The God Question [NOOK Book]


In “The God Question,” a scientific breakthrough produces the first supercomputer with intelligence greater than a human’s – far greater. Stephen Kendrick, a computer scientist at Johns Hopkins University, decides to ask it the ultimate question. To his surprise, it arrives at an answer.

Here is an excerpt:

It was not the quest for money ...
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The God Question

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In “The God Question,” a scientific breakthrough produces the first supercomputer with intelligence greater than a human’s – far greater. Stephen Kendrick, a computer scientist at Johns Hopkins University, decides to ask it the ultimate question. To his surprise, it arrives at an answer.

Here is an excerpt:

It was not the quest for money that drove Kendrick. It was the persistent yet vague feeling since Berkeley that his work would lead to something of cultural value – although he didn’t know what.
That feeling was given clarity just after he arrived at Johns Hopkins, when he read an article in The Journal of Machine Intelligence in which a Cornell University computer scientist, Jane Lui, predicted that within the next two decades computers would achieve language fluency, the ability to effortlessly understand writing and speech as well as the concepts in them. Soon after that, she said, they would likely surpass human intelligence and achieve the ability to think independently. And one of their strengths, given these talents, would be in recognizing previously undetected patterns, including social patterns, in vast amounts of written historical material. She then said “the God question” should be one of the first things such a computer is asked.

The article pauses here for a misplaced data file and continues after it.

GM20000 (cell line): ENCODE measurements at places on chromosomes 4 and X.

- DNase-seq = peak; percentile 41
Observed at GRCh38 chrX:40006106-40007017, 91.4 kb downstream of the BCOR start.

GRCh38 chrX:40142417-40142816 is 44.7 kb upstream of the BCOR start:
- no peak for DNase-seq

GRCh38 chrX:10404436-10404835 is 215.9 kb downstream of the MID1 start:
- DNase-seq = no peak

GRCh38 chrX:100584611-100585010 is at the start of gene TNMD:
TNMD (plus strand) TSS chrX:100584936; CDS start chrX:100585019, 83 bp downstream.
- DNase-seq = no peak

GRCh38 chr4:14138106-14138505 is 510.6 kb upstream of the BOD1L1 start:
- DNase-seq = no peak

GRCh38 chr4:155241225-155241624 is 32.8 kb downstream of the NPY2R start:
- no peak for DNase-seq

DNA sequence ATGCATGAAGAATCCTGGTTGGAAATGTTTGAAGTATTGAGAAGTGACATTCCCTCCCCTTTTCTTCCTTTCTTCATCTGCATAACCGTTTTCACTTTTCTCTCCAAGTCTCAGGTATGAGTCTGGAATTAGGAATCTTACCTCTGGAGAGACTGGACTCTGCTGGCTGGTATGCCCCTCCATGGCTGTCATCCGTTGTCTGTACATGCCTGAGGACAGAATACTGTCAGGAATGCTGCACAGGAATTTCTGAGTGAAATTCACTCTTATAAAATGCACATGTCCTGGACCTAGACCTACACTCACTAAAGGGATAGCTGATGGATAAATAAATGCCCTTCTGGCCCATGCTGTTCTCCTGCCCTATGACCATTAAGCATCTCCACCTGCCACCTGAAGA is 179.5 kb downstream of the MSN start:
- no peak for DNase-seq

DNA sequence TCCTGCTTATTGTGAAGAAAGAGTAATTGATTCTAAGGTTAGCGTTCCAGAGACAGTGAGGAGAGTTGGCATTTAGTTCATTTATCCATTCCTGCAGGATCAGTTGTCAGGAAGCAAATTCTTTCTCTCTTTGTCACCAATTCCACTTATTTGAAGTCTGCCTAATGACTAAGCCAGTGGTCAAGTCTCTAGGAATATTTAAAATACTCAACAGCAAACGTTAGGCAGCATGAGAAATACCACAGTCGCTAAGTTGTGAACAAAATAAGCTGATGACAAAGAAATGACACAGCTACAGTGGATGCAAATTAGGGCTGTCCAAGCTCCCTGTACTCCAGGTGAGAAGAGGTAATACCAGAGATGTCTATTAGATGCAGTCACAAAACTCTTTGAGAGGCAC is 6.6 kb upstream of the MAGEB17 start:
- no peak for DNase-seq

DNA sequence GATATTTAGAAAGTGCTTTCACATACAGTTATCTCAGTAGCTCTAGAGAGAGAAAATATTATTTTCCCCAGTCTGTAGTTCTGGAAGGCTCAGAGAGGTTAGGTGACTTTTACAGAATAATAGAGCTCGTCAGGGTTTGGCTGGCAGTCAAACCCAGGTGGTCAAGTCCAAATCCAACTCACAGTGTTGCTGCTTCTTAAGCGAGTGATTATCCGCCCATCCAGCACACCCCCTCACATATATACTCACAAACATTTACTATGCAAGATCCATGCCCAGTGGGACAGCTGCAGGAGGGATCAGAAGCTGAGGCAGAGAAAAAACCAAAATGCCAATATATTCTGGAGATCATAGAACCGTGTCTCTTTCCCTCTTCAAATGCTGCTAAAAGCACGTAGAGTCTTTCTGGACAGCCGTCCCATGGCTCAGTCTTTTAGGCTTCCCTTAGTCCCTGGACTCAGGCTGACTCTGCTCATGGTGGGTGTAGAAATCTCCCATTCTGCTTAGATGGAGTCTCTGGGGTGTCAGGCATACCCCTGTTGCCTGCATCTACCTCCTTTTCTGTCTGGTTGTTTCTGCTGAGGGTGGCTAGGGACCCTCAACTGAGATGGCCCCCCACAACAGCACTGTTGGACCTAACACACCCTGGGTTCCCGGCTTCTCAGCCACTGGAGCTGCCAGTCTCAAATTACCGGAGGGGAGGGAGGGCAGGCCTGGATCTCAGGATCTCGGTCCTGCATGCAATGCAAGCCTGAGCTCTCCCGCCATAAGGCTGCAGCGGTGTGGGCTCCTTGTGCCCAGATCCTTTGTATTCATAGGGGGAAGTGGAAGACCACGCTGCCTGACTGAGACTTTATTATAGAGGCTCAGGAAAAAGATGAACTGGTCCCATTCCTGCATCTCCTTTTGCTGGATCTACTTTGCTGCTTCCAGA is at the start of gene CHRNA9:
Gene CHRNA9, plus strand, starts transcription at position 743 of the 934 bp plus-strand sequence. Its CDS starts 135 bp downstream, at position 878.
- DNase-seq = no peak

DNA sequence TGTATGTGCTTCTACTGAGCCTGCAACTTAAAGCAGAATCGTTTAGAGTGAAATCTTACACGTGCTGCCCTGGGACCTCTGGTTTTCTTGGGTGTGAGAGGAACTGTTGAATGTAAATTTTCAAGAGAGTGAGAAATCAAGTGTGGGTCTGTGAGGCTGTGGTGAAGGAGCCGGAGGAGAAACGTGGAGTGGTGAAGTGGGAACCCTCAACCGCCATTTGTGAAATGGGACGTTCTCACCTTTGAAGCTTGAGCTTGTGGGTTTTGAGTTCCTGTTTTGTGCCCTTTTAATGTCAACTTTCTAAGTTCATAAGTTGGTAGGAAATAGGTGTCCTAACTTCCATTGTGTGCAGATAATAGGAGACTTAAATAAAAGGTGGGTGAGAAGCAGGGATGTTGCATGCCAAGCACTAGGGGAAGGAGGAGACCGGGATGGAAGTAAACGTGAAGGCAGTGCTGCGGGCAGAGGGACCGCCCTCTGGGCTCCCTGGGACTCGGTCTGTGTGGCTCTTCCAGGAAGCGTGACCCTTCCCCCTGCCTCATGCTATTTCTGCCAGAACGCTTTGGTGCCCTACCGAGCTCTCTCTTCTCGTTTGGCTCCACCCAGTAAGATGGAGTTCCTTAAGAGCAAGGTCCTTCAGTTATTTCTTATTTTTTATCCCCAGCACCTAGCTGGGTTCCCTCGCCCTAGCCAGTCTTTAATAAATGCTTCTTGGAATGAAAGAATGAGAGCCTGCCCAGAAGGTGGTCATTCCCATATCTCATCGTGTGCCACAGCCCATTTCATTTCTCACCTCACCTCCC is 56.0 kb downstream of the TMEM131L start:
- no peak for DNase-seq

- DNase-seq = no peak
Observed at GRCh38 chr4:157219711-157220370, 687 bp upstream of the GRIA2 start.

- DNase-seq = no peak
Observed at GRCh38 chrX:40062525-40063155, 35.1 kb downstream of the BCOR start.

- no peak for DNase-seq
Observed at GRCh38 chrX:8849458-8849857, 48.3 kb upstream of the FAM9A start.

"Given access to every book, research paper, news article, letter, blog, and posting available on the Internet and elsewhere – essentially the amassed knowledge of humankind – could a superintelligent machine answer the single most vexing question for human beings: Is there evidence in any of it that God exists?
"Perhaps it can find subtle patterns in the way people's lives proceeded, in the way history proceeded, that might indicate a spiritual hand at work. Perhaps it can make a novel interpretation of history, of science – something no one has ever thought of – not by looking at life from a human's ant-high level, but by being able to take in nearly every particle of human history in one vast sweep and recognizing something that would say, 'Yes, only the existence of a guiding spiritual presence in life explains this.' It is our overriding responsibility to ask the question."

Kendrick never forgot the article. While most people, including most scientists, considered the prospect of a computer attempting to answer life's most basic philosophical question whimsical, he took it seriously. In fact, the more he thought about it, the less possible it became not to take it seriously.

Written by Stan Freeman, “The God Question” is a novella. It is published by Hampshire House Publishing Co.
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Product Details

  • BN ID: 2940013333635
  • Publisher: Hampshire House Publishing
  • Publication date: 9/12/2011
  • Sold by: Barnes & Noble
  • Format: eBook
  • File size: 123 KB

Meet the Author

Stan Freeman is a former newspaper science writer whose articles have appeared in more than 25 publications. He also studied fiction writing in the MFA program at University of Massachusetts and has had short stories published in small literary magazines. He lives in Western Massachusetts.
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Sort by: Showing 1 Customer Reviews
  • Anonymous

    Posted January 30, 2012

    Mislabled, short...

    Science fiction (very!) short story. Cute, but ultimately written to make you think computers will come to the conclusion that there is a god, or at the very least that religion is good for humanity. It's clear from the writing that the possibility that religion may be harmful to society has never occured to the author.

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